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Supreme Court bans interfaith marriages

Asia News - July 21, 2023

Jakarta – The Supreme Court of Indonesia has ruled that lower courts cannot accept requests to register marriages between people with different religious beliefs.

To ensure that its ruling is clearly known, the Court issued a letter signed by Supreme Court Chief Justice Muhammad Syarifuddin, ordering lower courts to uphold Article 2 of the 1974 Marriage Law, which legalises only marriages within the same religion.

Under this law, Muslims can register their union with the Religious Affairs Office, while others must turn to the Civil Registry Office. The possibility of interfaith marriage is not considered.

Yet, despite this, a legal precedent exists. In 1986 a Supreme Court ruling granted a Muslim woman the right to register her marriage to a non-Muslim man with the Civil Registry Office.

Last month, a district court in Jakarta did just that, granting a couple – a Christian man and a Muslim woman – the right to register their marriage. Its presiding judge, Bintang AL, argued that interfaith marriage is reasonable and likely to happen given the heterogeneity of the country's population.

The Indonesian Ulama Council (MUI) came out against the lower court's decision; for this reason, it praised the Supreme Court's ban, claiming that it clarifies the jurisprudence on the subject and fills in any legislative gap.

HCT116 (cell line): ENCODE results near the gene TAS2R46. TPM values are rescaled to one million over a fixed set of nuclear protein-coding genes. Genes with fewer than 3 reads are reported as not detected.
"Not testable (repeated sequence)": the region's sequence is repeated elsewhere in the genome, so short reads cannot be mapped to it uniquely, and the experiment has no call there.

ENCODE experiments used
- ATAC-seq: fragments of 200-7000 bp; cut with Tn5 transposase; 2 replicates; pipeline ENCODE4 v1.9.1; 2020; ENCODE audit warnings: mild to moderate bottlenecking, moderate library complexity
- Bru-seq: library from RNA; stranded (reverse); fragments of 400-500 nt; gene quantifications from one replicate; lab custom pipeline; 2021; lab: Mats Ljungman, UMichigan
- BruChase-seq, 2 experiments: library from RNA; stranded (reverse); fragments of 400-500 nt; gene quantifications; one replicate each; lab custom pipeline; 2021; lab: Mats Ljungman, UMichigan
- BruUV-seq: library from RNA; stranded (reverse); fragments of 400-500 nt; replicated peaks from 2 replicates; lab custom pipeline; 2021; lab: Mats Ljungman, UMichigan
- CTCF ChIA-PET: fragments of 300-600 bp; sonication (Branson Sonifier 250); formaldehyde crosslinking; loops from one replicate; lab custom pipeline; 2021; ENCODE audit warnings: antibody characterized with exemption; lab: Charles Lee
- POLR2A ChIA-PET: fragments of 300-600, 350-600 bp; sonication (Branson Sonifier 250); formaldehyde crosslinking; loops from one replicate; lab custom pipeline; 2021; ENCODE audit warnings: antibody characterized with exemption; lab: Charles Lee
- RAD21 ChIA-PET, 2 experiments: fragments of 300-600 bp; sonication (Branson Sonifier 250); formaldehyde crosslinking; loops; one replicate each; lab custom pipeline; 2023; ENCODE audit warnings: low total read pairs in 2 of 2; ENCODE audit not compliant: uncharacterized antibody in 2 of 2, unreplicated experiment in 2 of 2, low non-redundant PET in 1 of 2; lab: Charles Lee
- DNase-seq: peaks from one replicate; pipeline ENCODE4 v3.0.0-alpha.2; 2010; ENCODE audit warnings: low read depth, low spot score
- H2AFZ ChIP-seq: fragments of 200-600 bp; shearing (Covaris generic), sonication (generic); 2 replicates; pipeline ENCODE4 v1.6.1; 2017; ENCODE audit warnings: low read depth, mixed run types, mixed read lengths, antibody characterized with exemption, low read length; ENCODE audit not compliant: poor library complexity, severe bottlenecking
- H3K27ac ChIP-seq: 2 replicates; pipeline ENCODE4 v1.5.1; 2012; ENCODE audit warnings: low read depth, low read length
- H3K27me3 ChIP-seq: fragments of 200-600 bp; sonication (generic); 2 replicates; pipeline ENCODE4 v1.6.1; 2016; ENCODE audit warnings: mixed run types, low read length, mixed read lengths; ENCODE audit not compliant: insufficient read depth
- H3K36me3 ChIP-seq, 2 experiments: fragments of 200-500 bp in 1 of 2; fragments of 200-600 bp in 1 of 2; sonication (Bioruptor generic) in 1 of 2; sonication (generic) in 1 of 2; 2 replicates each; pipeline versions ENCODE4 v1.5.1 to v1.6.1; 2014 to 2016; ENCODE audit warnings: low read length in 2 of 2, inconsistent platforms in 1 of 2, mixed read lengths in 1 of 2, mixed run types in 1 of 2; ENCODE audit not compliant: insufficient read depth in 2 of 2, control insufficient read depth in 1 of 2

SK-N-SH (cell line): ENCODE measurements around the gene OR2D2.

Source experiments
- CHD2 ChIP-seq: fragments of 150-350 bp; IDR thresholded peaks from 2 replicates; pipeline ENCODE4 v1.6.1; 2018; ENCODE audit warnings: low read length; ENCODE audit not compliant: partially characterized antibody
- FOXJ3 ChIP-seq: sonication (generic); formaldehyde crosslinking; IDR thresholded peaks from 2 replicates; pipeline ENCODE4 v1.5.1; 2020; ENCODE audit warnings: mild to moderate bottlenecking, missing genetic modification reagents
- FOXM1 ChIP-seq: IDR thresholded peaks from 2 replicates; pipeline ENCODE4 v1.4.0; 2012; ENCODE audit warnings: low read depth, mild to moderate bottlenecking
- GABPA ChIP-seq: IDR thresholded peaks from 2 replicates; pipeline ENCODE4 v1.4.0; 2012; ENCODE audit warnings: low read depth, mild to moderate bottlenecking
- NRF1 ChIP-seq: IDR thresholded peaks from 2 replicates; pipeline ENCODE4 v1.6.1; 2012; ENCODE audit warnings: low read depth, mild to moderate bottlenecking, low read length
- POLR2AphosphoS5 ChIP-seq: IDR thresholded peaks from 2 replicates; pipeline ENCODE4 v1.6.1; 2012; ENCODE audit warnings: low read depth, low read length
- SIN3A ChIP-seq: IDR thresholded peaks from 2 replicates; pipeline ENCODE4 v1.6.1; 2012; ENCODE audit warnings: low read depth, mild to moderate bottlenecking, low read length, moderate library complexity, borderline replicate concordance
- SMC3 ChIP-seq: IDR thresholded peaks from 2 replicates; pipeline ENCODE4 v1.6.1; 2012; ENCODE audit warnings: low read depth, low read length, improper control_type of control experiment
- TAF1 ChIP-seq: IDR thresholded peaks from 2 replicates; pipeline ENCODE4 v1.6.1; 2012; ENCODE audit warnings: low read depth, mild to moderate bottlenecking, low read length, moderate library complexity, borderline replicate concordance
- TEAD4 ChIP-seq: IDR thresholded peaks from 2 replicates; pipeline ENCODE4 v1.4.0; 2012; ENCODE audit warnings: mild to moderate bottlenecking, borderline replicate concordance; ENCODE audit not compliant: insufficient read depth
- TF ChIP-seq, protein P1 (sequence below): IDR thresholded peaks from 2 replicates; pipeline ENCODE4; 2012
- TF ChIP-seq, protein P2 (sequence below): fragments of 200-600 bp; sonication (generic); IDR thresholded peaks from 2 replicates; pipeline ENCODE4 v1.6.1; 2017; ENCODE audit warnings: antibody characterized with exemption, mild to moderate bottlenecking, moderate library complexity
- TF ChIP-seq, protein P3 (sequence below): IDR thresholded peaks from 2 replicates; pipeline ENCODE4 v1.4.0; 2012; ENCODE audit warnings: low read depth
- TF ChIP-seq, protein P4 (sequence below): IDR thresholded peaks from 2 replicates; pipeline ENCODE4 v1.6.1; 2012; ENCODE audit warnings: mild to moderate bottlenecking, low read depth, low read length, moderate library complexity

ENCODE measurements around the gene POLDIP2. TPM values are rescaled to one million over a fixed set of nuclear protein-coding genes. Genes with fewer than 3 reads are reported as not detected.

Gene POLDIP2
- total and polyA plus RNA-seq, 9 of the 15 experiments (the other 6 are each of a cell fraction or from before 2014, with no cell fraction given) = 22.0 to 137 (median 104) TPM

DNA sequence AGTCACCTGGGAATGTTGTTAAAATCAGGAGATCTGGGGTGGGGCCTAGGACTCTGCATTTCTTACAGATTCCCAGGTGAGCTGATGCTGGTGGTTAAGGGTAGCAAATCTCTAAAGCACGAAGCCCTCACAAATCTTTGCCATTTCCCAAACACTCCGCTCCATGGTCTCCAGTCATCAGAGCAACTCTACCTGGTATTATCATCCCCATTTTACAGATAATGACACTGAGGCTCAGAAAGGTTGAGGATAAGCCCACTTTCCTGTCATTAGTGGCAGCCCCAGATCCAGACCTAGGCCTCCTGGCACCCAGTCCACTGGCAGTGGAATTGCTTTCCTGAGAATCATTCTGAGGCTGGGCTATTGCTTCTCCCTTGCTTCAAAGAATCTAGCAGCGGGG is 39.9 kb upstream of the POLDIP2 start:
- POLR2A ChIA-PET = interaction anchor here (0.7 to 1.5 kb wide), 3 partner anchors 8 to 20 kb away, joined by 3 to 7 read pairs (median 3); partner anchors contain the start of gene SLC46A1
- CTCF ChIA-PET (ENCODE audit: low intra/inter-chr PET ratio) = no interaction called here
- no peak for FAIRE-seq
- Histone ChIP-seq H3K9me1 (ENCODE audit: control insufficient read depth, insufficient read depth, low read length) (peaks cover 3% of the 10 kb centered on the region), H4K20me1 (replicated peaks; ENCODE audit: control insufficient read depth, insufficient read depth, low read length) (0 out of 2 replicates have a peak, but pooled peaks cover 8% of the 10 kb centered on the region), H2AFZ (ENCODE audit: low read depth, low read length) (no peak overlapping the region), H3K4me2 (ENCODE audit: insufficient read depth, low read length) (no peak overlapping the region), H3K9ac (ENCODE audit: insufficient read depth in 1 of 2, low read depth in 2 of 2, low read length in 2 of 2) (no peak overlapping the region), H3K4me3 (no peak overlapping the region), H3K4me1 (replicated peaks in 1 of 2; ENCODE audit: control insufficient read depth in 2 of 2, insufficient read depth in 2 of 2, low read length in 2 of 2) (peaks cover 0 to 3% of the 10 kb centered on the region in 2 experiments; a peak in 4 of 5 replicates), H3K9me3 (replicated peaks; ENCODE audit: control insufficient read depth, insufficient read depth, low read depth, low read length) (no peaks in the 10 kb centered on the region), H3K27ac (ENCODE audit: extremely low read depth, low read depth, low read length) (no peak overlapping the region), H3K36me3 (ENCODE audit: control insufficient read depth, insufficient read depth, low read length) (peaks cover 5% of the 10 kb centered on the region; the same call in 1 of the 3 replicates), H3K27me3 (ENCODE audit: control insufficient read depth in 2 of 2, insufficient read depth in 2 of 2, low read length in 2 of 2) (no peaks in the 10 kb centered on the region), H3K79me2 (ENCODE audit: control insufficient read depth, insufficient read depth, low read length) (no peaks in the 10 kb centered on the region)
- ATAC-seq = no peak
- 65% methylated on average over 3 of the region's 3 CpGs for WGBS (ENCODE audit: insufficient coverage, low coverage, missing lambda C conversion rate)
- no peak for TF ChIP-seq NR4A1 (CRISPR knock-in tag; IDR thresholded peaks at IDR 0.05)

"All parties must obey the circular, especially judges who don't understand or pretend not to understand the Marriage Law," said MUI fatwa head Asrorun Ni'am in a statement on Tuesday.

Human rights groups disagree, slamming the Supreme Court's decision, because it "closes any progress made by the state's judicial institutions in guaranteeing the rights of citizens from various backgrounds," Setara Institute executive director Halili Hasan said on Wednesday.

For Ahmad Suaedy, a lecturer at Nahdlatul Ulama Indonesia University in Jakarta, the Supreme Court's ruling was not necessary since various interpretations of interfaith marriage exist within Islam.

The case in question is also not unprecedented. Last January, the Constitutional Court rejected a petition calling a for a revision of the interfaith marriage provision in the 1974 Marriage Law.

E. Ramos Petege, a Catholic man from Papua, filed the petition in order to marry a Muslim woman with whom he had been in a relationship for three years.

Notwithstanding all the legal aspects of the case, the lack of legal recognition can cause difficulties in terms of marital rights, inheritance, and access to social benefits. (AsiaNews/Agencies)

Source: https://www.asianews.it/news-en/Supreme-Court-bans-interfaith-marriages-58840.htm